Fitness and health is as much a lifestyle change as it is engaging in new activities. It requires adjustments in Food & Diet, Fitness Routine, Motivation & Habit, Self-Image, and Nutrition & Fitness Knowledge.  To encourage success in your endeavors you should consider how each aspect of your health impacts your chances of success:

Food & Diet: What we eat will have an impact on our overall health. High fat and calorie laden food will continue to add to your unused energy each day. When your body reaches 3,500 calories you gain a pound and begin to add fat. Eating low calorie but highly nutritious food will help you lose weight and provide the building blocks for enhanced muscle growth. 

Fitness Routine: Fitness routine design will determine focus, speed of change, and the likelihood of injury.  The type of activities influences weight loss, muscle gain, flexibility and performance. For example, gaining muscle requires resistance training while weight loss needs more cardiovascular routines.  It is best to follow other routines or find help in developing a customized routine.

Motivation & Habit: After the New Years gyms are packed with enthusiastic fitness hobbyists that disappear after a few months. The problem is related to motivation and habit. Motivation helps get someone to the gym but habit keeps them coming back at regular intervals. 

Self-Image Development: How we view ourselves will have an impact on our fitness levels, the body image we project, and sustaining motivation. Developing a self-image that is associated with fitness, exercise, sports, etc. will help integrate proper fitness behaviors that are relied on throughout the week.

Nutrition & Fitness Knowledge:  A lack of knowledge can regularly lead to fitness failure. Learning about how the body works, exercise movements, food choices, and sports hobbies encourages greater knowledge for proper fitness choices.

Monday, June 23, 2014

Improving Fitness and Health with Yoga

Yoga was once an obscure practice that attracted bleeding souls, hippies, and sports enthusiasts. Over time Yoga made its way into mainstream activity as the benefits to our body and mind became apparent. Yoga provides a strong augmentation to your current workout and affords greater muscle recovery and healing.  Incorporating an hour of yoga three times a week into your schedule enhances other aspects of sports and fitness that lead to higher levels of satisfaction and health. 

Yoga has a positive effect on both physical and mental health. A large study of 15 yoga studios hosting 1045 respondents found that fitness levels were higher among those who practiced yoga with the far majority of respondents indicating that they were in good to excellent health (Ross, et. al. 2013). Furthermore, participants also stated that yoga improved energy, happiness, social relationships, sleep quality, and proper weight. 

Not all benefits of yoga are subjective. Another study helps us understand that yoga improved physical function and capacity (83%), reduced stress/anxiety (83%), enhanced sleep quality (21%), and improved upon diet (14%) (Alexander, 2013). The secondary benefits of sleep and diet supported fitness and stress management.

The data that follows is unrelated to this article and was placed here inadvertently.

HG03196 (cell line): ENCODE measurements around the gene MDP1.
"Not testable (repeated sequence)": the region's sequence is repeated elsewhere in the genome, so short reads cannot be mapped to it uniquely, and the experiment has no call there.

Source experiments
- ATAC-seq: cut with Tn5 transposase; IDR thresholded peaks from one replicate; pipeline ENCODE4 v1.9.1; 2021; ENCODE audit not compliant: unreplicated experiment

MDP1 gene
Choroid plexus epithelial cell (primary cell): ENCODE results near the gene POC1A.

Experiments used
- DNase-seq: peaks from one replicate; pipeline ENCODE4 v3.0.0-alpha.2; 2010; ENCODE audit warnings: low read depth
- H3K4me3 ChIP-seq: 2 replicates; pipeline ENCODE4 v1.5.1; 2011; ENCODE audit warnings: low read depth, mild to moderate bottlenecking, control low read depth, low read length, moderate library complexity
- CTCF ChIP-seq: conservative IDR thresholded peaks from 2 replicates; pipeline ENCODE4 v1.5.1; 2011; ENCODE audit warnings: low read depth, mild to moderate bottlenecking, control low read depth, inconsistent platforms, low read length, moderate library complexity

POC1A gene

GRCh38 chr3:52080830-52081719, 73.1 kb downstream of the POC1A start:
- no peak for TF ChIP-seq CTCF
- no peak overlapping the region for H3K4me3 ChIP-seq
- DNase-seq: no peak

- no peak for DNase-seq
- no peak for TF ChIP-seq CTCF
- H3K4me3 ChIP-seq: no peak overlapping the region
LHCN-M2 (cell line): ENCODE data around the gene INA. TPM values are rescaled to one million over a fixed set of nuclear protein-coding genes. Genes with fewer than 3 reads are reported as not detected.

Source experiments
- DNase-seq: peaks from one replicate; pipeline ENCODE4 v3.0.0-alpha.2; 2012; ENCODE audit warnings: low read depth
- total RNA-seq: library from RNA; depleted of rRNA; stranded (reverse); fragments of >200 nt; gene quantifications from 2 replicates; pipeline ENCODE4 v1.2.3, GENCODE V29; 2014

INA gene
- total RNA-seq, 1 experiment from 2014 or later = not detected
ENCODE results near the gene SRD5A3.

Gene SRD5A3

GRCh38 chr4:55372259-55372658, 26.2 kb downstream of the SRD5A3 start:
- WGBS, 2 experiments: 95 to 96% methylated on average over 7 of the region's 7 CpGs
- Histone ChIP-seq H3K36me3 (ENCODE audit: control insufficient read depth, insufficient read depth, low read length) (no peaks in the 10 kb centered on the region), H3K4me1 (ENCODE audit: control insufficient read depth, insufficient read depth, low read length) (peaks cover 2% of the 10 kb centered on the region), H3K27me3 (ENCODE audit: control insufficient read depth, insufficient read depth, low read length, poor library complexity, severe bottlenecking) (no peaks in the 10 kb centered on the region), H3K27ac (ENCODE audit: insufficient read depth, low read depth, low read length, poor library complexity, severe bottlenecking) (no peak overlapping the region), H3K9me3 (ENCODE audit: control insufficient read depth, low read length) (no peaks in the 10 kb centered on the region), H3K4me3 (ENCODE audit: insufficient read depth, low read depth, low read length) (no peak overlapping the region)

Whether you are a sports enthusiast, interested in fitness, or seeking to unwind from a hard day’s work you should consider the multiple benefits of incorporate yoga into your schedule. Start with simple yoga three times a week that is more akin to stretching and then move into more complex power yoga that uses muscles and positions to tone the body.

Consider the multiple benefits of practicing:

Develops Flexibility: Yoga encourages muscle flexibility that improves upon recover and reduces the likelihood of future injury. Stretching muscles in the recovery of weightlifting routines improves range of motion.

Improves Muscle Tone: By holding ones body weight in varying positions both primary and secondary muscles are engaged leading to full body development.

Even Muscle Development: Yoga engages secondary muscles that are traditionally ignored in fitness programs. These muscles are used to create power and balance beyond large muscle development.

Encourages Balance: By developing secondary muscles and placing oneself within yoga postures it is possible to improve overall balance.

Develops Coordination: Yoga requires complex movements that use multiple positions, balance and muscles while training the body to complete actions in coordination.

Promotes Stress Reduction: Yoga makes use of contraction/relaxation of muscles and combines this with breathing to reduce the tightening symptoms of stress. 

Alexander, et. al. (2013). “More than I expected”: perceived benefits of yoga practice among older adults at risk for cardiovascular disease. Complementary Therapies in Medicine, 21 (1). 

Ross, et. al. (2013). National survey of yoga practitioners: mental and physical health benefits. Complementary Therapies in Medicine, 21 (4).